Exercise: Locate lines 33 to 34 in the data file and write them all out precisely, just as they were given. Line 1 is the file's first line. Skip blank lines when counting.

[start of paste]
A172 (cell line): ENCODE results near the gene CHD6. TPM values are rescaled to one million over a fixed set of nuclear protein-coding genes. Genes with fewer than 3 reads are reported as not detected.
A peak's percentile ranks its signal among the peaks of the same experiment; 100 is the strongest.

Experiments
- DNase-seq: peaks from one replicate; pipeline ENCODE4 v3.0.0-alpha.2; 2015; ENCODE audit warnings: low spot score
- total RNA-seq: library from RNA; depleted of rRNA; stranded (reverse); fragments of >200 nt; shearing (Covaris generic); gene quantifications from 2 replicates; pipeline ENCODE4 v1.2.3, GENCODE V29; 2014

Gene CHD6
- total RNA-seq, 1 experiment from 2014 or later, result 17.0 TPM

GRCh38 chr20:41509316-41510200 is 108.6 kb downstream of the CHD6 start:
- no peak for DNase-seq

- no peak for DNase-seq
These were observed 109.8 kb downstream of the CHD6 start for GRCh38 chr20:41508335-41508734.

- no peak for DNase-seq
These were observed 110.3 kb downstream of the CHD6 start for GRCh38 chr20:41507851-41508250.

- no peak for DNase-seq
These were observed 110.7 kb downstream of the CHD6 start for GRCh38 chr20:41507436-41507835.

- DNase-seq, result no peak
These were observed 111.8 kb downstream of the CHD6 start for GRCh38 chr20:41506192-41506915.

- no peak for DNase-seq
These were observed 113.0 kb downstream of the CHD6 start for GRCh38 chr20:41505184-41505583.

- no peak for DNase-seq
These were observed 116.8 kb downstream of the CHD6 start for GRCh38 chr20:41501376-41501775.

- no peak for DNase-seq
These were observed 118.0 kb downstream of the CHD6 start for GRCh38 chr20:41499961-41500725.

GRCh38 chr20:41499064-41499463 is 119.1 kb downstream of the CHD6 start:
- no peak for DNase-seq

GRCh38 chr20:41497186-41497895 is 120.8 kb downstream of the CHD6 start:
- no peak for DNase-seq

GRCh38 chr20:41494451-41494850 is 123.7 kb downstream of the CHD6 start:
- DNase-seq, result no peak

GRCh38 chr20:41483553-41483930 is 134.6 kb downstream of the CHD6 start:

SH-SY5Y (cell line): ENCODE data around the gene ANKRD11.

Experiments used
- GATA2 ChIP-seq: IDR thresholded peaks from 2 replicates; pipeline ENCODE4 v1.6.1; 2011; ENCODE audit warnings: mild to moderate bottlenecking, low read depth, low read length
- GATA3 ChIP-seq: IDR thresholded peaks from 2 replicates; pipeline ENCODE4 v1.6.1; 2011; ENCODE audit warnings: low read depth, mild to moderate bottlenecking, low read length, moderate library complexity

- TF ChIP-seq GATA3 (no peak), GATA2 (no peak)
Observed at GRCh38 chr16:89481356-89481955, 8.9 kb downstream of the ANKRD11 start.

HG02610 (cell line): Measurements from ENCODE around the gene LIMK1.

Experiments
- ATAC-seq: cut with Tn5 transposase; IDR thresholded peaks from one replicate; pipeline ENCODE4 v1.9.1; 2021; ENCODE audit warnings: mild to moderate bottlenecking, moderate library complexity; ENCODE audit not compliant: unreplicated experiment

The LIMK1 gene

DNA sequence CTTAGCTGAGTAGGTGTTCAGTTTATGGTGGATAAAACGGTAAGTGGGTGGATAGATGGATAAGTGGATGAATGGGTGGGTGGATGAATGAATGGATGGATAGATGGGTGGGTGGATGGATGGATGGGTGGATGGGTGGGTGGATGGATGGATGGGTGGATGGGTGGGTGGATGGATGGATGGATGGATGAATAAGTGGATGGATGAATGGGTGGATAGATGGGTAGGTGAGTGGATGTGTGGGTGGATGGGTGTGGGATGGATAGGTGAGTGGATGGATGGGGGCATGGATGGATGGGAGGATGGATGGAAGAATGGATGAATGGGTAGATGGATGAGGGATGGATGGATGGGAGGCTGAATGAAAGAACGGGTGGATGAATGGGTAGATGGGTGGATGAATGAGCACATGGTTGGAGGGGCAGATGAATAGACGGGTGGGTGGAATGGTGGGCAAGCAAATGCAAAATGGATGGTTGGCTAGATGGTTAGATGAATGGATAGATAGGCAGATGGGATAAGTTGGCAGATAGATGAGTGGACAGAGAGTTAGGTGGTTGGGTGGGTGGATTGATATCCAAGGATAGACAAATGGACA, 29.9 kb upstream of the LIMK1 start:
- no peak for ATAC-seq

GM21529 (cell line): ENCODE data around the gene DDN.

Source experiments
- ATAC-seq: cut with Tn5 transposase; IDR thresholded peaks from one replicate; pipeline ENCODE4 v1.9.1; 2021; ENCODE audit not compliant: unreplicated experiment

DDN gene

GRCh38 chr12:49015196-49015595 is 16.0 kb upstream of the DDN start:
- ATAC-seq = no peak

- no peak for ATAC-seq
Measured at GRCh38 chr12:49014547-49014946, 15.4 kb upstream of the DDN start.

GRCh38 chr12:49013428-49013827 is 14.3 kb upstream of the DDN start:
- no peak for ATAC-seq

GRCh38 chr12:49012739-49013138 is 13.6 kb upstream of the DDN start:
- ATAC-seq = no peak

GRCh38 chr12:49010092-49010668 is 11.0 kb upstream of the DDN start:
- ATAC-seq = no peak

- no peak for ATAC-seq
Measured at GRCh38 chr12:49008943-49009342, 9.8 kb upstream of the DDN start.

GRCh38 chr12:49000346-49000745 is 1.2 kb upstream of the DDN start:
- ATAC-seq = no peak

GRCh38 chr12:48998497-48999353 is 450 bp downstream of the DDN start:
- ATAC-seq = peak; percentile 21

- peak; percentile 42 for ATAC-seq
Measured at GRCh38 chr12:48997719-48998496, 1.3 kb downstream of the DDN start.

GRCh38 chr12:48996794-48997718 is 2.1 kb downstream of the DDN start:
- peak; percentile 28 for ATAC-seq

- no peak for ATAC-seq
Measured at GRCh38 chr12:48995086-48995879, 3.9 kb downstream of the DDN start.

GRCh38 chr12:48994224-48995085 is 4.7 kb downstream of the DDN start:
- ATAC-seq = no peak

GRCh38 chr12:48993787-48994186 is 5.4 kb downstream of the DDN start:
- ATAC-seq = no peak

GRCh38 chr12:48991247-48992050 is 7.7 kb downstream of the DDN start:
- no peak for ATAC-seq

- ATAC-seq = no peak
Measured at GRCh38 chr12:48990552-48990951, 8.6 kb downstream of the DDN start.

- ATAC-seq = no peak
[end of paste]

- GATA2 ChIP-seq: IDR thresholded peaks from 2 replicates; pipeline ENCODE4 v1.6.1; 2011; ENCODE audit warnings: mild to moderate bottlenecking, low read depth, low read length
- GATA3 ChIP-seq: IDR thresholded peaks from 2 replicates; pipeline ENCODE4 v1.6.1; 2011; ENCODE audit warnings: low read depth, mild to moderate bottlenecking, low read length, moderate library complexity